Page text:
We’ve all heard that the three most important words in real estate are location, location, location. As athletes, when it comes to training and racing, there are also what I consider to be three of the most important words to remember – hydration, hydration, hydration.
Proper hydration is essential for anyone who exercises, but especially for endurance athletes such as runners and triathletes. As temperatures and humidity rise, proper hydration becomes even more essential in order to avoid heat related illness and injury.
In this episode we discuss tips and advice for staying properly hydrated and preparing the body for training/racing in hot and humid conditions. We’ll discuss:
Knowing your hydration status
How to check your hydration status
Never use thirst as a guage for dehydration.
Signs of dehydration
Cramps, muscle fatigue, weakness, extreme thirst, headache, nausea
Importance of Electrolytes
Water serves multiple functions – water regulates body temperature, aids digestion, protects vital organs, cushions joints, facilitates cellular communication, transports nutrients to the cells, and removes waste, including lactic acid (the primary cause of exercise-related muscle soreness).Exercise Increases Water Loss
In one hour of exercise, the body can lose a quart or more of water, depending on the air temperature and exercise intensity. Thus, proper hydration before, during, and after exercise is critical for performance as well as health safety.
In addition to water loss, important electrolytes, electrically charged minerals in the body such as sodium, potassium and chloride, can be flushed out of the body through sweating during exercise.
Sports drinks are designed to replace electrolytes in the body and they do have their place in high-intensity or endurance exercise lasting longer than 60 minutes.
In addition, people who sweat profusely or who exercise in hot weather should consider some type of re-hydration drink that will replenish electrolytes.
Tips for Sports Hydration
In order to prevent dehydration, anyone who exercises (especially athletes) should drink water before, during, and after the workout.
The following tips can help ensure your body has the hydration it requires for optimum exercise performance and recovery. These are general guidelines and may need to be increased for high-intensity or endurance activities or races.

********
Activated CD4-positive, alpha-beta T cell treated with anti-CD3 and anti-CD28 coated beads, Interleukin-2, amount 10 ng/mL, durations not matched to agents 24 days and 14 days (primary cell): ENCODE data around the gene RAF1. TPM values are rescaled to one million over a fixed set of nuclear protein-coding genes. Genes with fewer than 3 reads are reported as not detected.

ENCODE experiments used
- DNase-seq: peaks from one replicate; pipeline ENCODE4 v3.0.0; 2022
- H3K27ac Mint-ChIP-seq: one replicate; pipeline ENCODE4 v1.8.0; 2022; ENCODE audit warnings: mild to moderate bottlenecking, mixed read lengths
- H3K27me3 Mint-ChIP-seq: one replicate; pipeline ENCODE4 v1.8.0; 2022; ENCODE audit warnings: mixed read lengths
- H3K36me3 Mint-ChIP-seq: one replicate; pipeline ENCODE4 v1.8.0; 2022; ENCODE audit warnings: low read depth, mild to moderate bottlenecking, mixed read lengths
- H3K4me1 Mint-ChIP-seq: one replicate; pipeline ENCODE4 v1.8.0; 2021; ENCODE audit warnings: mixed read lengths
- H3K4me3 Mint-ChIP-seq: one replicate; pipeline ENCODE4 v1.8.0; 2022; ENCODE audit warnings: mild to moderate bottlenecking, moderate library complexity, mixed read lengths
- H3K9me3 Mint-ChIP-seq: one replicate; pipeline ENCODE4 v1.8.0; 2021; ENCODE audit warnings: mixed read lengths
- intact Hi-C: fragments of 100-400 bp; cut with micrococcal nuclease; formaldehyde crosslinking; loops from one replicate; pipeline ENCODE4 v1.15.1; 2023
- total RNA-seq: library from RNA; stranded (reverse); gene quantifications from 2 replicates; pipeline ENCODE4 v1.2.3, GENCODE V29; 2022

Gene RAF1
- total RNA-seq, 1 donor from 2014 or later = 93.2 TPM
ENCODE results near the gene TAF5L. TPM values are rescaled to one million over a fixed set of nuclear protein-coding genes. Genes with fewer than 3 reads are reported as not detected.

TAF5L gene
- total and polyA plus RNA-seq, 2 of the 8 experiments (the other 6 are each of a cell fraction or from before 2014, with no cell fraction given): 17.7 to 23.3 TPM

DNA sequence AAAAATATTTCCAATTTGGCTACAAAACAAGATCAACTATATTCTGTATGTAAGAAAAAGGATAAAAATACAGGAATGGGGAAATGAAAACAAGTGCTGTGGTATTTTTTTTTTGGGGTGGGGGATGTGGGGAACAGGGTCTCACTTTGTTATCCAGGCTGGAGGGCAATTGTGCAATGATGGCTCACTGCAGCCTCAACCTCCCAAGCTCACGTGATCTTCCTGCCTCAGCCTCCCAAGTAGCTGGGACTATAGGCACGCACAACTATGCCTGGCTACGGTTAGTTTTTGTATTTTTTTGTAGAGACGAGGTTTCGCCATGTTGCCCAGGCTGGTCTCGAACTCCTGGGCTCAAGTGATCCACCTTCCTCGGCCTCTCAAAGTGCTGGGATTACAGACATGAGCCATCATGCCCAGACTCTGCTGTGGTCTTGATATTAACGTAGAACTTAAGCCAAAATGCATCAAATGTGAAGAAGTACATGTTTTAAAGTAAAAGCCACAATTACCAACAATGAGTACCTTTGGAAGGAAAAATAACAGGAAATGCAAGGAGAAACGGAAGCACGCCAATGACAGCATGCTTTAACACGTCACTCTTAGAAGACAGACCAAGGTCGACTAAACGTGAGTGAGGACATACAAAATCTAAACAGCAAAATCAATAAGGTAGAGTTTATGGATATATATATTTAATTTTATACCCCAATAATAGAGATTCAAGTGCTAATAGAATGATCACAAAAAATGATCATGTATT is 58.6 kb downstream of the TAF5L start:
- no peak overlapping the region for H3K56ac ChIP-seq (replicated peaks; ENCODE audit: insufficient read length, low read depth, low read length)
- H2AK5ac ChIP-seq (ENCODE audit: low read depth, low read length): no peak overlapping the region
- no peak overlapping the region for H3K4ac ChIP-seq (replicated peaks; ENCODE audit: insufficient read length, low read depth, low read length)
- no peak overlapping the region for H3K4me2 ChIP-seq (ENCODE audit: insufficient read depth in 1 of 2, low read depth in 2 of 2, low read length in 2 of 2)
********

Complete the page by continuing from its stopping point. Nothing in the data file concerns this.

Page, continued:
If you are a serious athlete, you may want to weigh yourself before and after workouts to keep track of your fluid losses. Doing so will help you develop an individual hydration schedule.
- Drink at 16 ounces of water about two to three hours before exercising.
- Drink 8 ounces of water about 30 minutes before exercising.
- Drink 8 ounces of water every 15 to 30 minutes during exercise
- If exercising longer than 60 minutes, drink about 12 ounces of a sports drink that contains a mixture of carbohydrates every 20 to 30 minutes.
- Drink 8 to 16 ounces of water 30 minutes after exercise.
- If you weighed yourself before exercise, weigh yourself again and drink 16 to 24 ounces of water for every pound of body weight lost.
Throughout the Day
- Drink at least one-half to three-fourths of your body weight in ounces of clean water throughout the entire day.
- Drink an additional 8 ounces of water for every cup of soda, coffee, tea, or alcohol consumed. These beverages are acidic and contribute to additional water loss in the body.
- The body can only utilize about 12-16 ounces of water at one time. Thus, when rehydrating, drink 16 ounces of water every 30 to 60 minutes.
- Drink water BEFORE you get thirsty. When you feel thirsty, you are already dehydrated. Thus, drink water regularly throughout the day.
- In preparation for a sports performance, the time to really focus on proper hydration is the three days prior to the event.
At Rockit Sports, we want to provide you with the tools to meet your hydration needs. Please check our line of hydration products from FUEL BELT, the leader in hydration products for athletes. Please go to http://rockitsportsonline.com/collections/vendors?q=Fuel%20Belt. Rockit Sports and Fuel Belt – keeping you hydrated.
Training in the Heat:
Failing to plan and prepare for exercise in the heat can be detrimental to your health and performance and may even result in heat related illness, which an be serious and even life threatening. There are three primary heat illnesses:
Tips for training in the heat:
Choose your exercise time wisely
Choose your route wisely (see shady routes)
Wear loose, moisture wicking materials
Replenish Electrolytes during longer workouts
Cool yourself (ice packs, cold towels, cold water, etc)
Use sunblock and a hat/visor
Rehydrate and re-fuel
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Links and Resources mentioned in this episode: